Linking C and N Cycling to Microbial Community Function in Cover Crop Systems

Project Overview

Project Type: Graduate Student
Funds awarded in 2006: $9,995.00
Projected End Date: 12/31/2008
Region: Western
State: California
Graduate Student:

Annual Reports


  • Agronomic: corn


  • Crop Production: cover crops, nutrient cycling, organic fertilizers
  • Education and Training: demonstration, display
  • Production Systems: agroecosystems
  • Soil Management: green manures, organic matter, soil analysis, nutrient mineralization

    Proposal abstract:

    Cover crops have emerged as a crop management strategy with potential to achieve agricultural sustainability, maintain environmental quality, and secure grower profitability. Comparing the impacts of cover crop root carbon (C) exudation on nitrogen (N) processing by the microbial community within soil microenvironments of rhizosphere versus bulk soil will shed light on the specific underpinnings of short-term N stabilization versus losses due to C-inputs to long-term conventional and alternative cropping systems. The global research objective of this proposal is to elucidate how cover crop C-input controls short- and long-term N cycling through regulating microbial community function within soil microenvironments, across a gradient of nutrient management systems. My proposed approach is novel because it combines 13C-stable isotope techniques, physical soil fractionation, and quantitative functional gene assays (amoA and nosZ genes) to reveal the role of microorganisms in C and N cycling within different cover crop agroecosystems. The global outreach objective of this proposal is to present a synthesis of biophysical data and economic analyses at field days and grower workshops sponsored by the University of California, Cooperative Extension. This study directly addresses the project goals of WSARE in that the results will provide a better understanding of soil organic matter dynamics and nutrient cycling in cover crop systems to develop sustainable crop management strategies and to incite greater grower regard for cover cropping as a profitable and environmentally sound farming practice.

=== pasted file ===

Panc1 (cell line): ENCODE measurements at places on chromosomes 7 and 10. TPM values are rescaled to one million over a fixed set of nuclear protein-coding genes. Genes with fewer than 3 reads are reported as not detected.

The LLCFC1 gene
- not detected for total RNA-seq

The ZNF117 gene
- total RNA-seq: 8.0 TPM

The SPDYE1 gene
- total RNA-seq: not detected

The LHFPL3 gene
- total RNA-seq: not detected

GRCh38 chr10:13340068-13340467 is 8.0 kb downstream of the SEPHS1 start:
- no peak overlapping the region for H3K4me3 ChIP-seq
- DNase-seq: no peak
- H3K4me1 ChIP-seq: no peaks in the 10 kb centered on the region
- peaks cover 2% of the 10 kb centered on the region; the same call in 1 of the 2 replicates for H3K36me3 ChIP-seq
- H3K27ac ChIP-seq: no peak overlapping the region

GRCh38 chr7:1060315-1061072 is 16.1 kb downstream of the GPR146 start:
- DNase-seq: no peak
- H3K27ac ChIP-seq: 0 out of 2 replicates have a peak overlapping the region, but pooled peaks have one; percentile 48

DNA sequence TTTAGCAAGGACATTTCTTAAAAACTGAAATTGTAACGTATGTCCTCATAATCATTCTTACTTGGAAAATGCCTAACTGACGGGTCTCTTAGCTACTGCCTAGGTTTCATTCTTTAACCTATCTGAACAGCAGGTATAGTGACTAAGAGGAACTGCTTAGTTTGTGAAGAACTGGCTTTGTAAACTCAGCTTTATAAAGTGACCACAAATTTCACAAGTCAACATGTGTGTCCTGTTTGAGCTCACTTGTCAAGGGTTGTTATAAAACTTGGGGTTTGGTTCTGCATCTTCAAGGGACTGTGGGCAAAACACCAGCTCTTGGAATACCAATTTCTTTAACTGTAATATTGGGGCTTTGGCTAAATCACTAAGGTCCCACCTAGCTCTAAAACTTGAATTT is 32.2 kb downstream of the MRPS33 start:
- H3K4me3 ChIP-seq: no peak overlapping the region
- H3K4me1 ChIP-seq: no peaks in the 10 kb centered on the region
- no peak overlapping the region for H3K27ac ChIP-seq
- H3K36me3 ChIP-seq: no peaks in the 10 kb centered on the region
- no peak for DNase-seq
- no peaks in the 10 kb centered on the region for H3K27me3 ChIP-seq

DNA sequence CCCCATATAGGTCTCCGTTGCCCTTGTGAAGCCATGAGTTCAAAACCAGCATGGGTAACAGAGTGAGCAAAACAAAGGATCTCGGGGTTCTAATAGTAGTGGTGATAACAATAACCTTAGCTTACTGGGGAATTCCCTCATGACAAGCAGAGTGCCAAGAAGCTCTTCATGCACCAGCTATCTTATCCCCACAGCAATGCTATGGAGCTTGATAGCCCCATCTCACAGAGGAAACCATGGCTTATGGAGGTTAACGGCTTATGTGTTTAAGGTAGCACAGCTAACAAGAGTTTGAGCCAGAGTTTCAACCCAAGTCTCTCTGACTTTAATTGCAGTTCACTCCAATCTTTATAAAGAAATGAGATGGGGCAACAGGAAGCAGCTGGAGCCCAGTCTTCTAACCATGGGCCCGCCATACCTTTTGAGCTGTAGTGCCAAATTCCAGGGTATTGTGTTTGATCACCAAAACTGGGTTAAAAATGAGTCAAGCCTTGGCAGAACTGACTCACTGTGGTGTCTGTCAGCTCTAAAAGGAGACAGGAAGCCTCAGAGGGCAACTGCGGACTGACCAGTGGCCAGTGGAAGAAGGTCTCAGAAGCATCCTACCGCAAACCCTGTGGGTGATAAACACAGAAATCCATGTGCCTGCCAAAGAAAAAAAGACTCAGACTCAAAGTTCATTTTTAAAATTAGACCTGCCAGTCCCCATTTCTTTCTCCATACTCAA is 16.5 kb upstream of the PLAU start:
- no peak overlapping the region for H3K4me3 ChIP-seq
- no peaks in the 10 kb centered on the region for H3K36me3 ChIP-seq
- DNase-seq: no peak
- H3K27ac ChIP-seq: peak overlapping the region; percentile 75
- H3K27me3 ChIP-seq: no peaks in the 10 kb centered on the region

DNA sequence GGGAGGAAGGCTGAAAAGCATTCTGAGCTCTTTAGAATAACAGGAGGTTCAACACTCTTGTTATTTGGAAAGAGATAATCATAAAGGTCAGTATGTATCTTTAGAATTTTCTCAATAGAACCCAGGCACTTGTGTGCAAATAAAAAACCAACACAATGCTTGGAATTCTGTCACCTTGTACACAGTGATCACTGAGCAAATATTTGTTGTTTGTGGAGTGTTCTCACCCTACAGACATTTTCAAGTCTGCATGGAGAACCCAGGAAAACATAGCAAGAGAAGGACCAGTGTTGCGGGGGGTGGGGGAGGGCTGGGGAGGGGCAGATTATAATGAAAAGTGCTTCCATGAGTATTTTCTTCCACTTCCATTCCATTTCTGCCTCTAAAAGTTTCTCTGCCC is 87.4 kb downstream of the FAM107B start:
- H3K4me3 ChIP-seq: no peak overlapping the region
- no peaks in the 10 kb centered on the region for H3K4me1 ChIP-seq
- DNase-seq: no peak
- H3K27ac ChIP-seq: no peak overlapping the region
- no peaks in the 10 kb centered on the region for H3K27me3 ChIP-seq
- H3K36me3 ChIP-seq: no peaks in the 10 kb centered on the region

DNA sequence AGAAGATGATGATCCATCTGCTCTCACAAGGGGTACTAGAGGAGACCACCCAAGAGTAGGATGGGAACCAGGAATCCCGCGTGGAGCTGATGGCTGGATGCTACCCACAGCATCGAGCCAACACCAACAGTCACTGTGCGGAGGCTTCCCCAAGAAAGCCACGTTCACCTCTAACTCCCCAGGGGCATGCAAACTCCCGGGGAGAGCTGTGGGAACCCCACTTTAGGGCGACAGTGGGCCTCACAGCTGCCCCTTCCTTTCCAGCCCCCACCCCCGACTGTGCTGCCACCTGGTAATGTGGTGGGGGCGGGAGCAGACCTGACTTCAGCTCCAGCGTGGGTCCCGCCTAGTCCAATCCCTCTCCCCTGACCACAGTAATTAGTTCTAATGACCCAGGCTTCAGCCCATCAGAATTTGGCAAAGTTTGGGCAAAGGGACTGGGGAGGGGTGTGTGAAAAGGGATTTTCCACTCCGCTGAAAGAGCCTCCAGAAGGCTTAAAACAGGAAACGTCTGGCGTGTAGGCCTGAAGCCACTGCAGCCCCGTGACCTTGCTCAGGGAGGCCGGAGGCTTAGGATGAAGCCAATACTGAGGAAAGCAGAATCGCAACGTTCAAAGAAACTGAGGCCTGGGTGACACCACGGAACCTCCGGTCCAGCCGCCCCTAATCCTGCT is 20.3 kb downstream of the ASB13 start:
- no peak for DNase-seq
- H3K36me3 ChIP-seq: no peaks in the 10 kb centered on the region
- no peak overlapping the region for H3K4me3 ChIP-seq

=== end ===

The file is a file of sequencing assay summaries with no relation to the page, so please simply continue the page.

Project objectives from proposal:

    The specific research objectives of this project are to: 1) identify and quantify the microbial communities (e.g., nitrifying and denitrifying populations) associated with overall C stabilization and N cycling within soil microenvironments during the cover crop and subsequent maize growing season, 2) link microbial-mediated turnover and stabilization of C with soil microenvironment formation, and 3) evaluate the impact of long-term agroecosystem management on short- and long-term C and N flows through the microbial community and soil microenvironments. Characterizing the nitrifier and denitrifier communities across a gradient of long-term cropping systems will address the WSARE goals of maintaining and improving soil and water quality as well as evaluating biodiversity at the farm-scale. Illuminating the potential role of cover crops as N replacements fosters the WSARE mission to reduce the use of toxic fertilizer materials in agricultural production.

    Any opinions, findings, conclusions, or recommendations expressed in this publication are those of the author(s) and do not necessarily reflect the view of the U.S. Department of Agriculture or SARE.